I went on a Sewing Retreat the weekend of November 11th, but haven't been blogging because my computer wouldn't turn on. At all. And I'm not talking about the blue screen of death, I'm talking about the black pit of darkness that was my lap top screen. I finally submitted to the ultimate fix - I took my lap top to work. I don't know why this works, but as soon as I got it to the office and pushed the power button, it fired right up. I guess my lap top just likes to get out of the house from time to time. It's evil that way.
I really don't need to go on a Sewing Retreat to sew - The Carpenter lets me sew any time I want to, but my friend Maria really wanted to go, and Maria is like so many quilters - to really sew all weekend, she has to run away from home and let her family fend for herself. Maria is a new sewer (which I like to believe I somehow helped inspire), so I joined her at a 4-H camp about an hour and half from home. It was very productive and I met wonderful women, all quilters. I was the only garment sewer. I decided to spend the weekend making my dress for my company's annual Christmas party, which was renamed the Holiday party, for political correctness. I still call it the Christmas party because if it wasn't for Christmas, we wouldn't been having it.
I normally make my dress every year but I never blog about it because it is the busiest time of the year, plus my dress is usually not my best work - I cut major corners sewing it. Mostly because I don't have a lot of time. And I am fine with that because the dress is going to be worn once, maybe twice, three times tops. I don't worry about finishing seams or any imperfections. The party is large, dark, and most everyone there is at least slightly tipsy. No one is noticing whether my hem is perfect.
But this year I set aside an entire weekend in November to focus on the dress. I like to make my Christmas dresses with circle skirts so I can wear a big crinoline underneath because if it ain't poofy, it ain't a party.
I was inspired by this book by Mary Adams that I bought this past summer when I wasn't sewing but I was reading about sewing:
I love the white/dark blue combination; it looks very classy and chic. The book comes with patterns for three dress variations, so I used her circle skirt pattern which I traced. For the bodice, I decided to go with the Kwik Sew pattern 3760 I love so much:
The pattern has the waistband that I added to the circle skirt, and I knew the bodice would fit me well. I made the skirt and waistband from some royal blue/violet taffeta someone in my sewing guild gave me several years ago. I don't know the fabic content (although I am pretty certain it isn't silk), but it is stiff and rustles like taffeta. For the bodice I dithered for weeks about what to use. I thought that silk shantung would be too sheer (something I learned while sewing my wedding dress), and I didn't want to try to wrangle something like silk charmuse for this dress. I finally went with a man made fabric I found at Joannes that shimmered a little, even though I usually hate working with synthetics. The Joannes fabric ended up being very easy to work with, although it raveled like crazy. By the end of the retreat, I had a completed dress that only lacked a hem:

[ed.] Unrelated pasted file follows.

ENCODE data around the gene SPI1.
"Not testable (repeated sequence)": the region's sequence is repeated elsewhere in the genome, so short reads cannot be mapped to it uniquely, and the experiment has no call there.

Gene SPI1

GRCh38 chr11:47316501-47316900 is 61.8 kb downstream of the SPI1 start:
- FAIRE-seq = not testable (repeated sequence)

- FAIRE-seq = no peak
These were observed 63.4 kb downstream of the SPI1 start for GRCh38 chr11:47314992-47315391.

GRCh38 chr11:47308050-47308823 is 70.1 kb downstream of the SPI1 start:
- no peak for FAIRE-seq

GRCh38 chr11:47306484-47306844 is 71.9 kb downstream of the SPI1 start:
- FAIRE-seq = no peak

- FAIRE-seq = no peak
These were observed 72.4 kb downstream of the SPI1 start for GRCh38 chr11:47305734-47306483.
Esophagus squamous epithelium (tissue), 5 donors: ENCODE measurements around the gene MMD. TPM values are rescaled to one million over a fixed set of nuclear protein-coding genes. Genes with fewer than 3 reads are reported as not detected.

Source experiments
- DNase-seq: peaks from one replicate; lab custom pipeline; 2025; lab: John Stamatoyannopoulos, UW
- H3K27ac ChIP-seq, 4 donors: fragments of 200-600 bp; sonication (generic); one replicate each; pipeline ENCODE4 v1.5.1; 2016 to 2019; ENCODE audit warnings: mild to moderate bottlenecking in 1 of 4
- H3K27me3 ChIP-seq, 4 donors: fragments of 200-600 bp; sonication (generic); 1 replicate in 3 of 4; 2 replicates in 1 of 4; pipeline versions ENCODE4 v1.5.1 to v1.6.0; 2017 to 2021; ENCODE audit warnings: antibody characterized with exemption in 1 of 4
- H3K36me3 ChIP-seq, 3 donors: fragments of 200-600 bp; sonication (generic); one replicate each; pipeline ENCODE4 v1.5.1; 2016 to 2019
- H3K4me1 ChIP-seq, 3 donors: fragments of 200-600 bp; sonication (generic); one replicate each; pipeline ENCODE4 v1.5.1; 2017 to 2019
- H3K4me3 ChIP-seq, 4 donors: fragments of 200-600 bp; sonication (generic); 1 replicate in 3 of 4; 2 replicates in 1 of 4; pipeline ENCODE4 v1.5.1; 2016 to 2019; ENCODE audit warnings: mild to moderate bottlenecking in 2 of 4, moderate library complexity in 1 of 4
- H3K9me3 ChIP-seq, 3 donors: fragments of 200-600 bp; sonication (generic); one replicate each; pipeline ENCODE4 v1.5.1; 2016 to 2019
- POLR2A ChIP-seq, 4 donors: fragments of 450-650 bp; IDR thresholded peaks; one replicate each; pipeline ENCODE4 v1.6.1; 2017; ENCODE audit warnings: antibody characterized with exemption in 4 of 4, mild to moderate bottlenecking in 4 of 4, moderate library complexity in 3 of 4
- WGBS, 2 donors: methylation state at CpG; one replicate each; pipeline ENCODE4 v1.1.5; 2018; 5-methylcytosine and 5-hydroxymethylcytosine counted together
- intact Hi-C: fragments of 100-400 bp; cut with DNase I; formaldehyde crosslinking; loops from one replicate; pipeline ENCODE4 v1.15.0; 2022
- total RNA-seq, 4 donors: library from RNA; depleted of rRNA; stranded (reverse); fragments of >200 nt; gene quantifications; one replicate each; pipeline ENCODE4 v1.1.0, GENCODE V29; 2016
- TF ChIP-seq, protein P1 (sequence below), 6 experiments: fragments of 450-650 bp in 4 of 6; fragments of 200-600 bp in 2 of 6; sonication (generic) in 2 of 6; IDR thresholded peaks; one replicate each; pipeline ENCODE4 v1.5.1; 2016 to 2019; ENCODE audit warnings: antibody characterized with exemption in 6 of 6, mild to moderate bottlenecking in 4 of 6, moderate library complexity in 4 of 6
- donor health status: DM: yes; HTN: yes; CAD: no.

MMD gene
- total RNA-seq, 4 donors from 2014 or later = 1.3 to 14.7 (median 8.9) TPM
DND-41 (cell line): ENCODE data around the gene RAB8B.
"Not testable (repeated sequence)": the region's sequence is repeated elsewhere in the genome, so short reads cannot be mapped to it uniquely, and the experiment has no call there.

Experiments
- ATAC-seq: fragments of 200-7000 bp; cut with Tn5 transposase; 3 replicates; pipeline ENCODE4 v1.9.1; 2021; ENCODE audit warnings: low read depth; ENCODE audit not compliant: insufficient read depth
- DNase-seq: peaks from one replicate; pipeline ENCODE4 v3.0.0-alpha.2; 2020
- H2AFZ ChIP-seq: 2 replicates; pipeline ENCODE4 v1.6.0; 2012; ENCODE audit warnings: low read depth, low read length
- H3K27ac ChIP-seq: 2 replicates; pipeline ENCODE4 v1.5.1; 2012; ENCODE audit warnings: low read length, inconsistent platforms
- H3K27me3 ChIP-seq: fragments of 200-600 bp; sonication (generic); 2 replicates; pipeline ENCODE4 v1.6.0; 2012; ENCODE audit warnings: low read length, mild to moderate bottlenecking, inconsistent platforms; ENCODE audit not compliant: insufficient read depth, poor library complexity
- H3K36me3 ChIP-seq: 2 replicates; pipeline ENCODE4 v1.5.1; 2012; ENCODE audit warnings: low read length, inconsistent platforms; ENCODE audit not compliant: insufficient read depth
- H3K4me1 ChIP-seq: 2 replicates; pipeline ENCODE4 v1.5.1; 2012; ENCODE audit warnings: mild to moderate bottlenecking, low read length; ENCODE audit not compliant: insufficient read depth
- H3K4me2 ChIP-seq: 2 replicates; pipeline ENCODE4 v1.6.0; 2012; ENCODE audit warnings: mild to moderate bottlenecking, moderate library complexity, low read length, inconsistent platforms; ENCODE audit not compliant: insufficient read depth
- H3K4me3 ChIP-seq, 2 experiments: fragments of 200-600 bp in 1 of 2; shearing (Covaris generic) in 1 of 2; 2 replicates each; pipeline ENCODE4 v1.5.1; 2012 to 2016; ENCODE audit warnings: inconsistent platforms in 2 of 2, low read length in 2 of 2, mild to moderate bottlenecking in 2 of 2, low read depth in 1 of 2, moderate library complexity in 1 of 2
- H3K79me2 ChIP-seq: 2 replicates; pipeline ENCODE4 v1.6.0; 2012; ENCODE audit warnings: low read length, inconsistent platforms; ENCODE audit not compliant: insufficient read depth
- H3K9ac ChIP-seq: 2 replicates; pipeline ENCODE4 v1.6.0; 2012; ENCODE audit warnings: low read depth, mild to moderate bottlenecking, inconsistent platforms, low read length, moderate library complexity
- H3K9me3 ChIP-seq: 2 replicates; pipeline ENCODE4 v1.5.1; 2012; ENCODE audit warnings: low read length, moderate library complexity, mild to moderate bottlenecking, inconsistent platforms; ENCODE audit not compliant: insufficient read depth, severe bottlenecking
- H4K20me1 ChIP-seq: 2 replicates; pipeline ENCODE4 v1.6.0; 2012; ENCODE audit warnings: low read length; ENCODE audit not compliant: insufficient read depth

Sorry about the poor quality photos - the lighting wasn't great. But you get the gist. Here are some photos that show the fabrics a little better:
I ended up binding the armholes with silk shantung bias strips (silk was leftover from the wedding dress project):
I have found that silk shantung is awesome for binding armholes. It is thin, presses well, and is very strong, but flexible. I cut my bias strips 2 inches wide, then folded them in half, wrong sides together, and then I sewed them to the armholes using a 5/8 inch seam. I then trimmed the seam allowances to 1/4 inch, and pressed the bias strip to the inside of the bodice. Because I had the time, I hand sewed the binding to the bodice.
So I took more time with this Christmas dress than I usually do - I finished the seam allowances. When I have the time, I can't NOT do it. : )
Once I got home, I hemmed it. The taffeta is very stiff, and because I had such success with the silk shantung in binding the armholes, I decided to use the same process to hem the circle skirt as well. I used hot pink silk because I had more of it (and the hem of that skirt is yards and yards long). After I got the pink silk on the skirt, I liked the way it looked, so instead of pressing it up into the skirt, I just pressed it down so it shows. So now I have a thin strip of hot pink at the bottom of the skirt and it made me so happy I had to dance around in my dress. I love it when that happens - it is one of those happy accidents that makes my design better.
I'll post a good photo of me in the dress taken at the party, which is on December 8th. But next up: I'm working on McCalls 5972.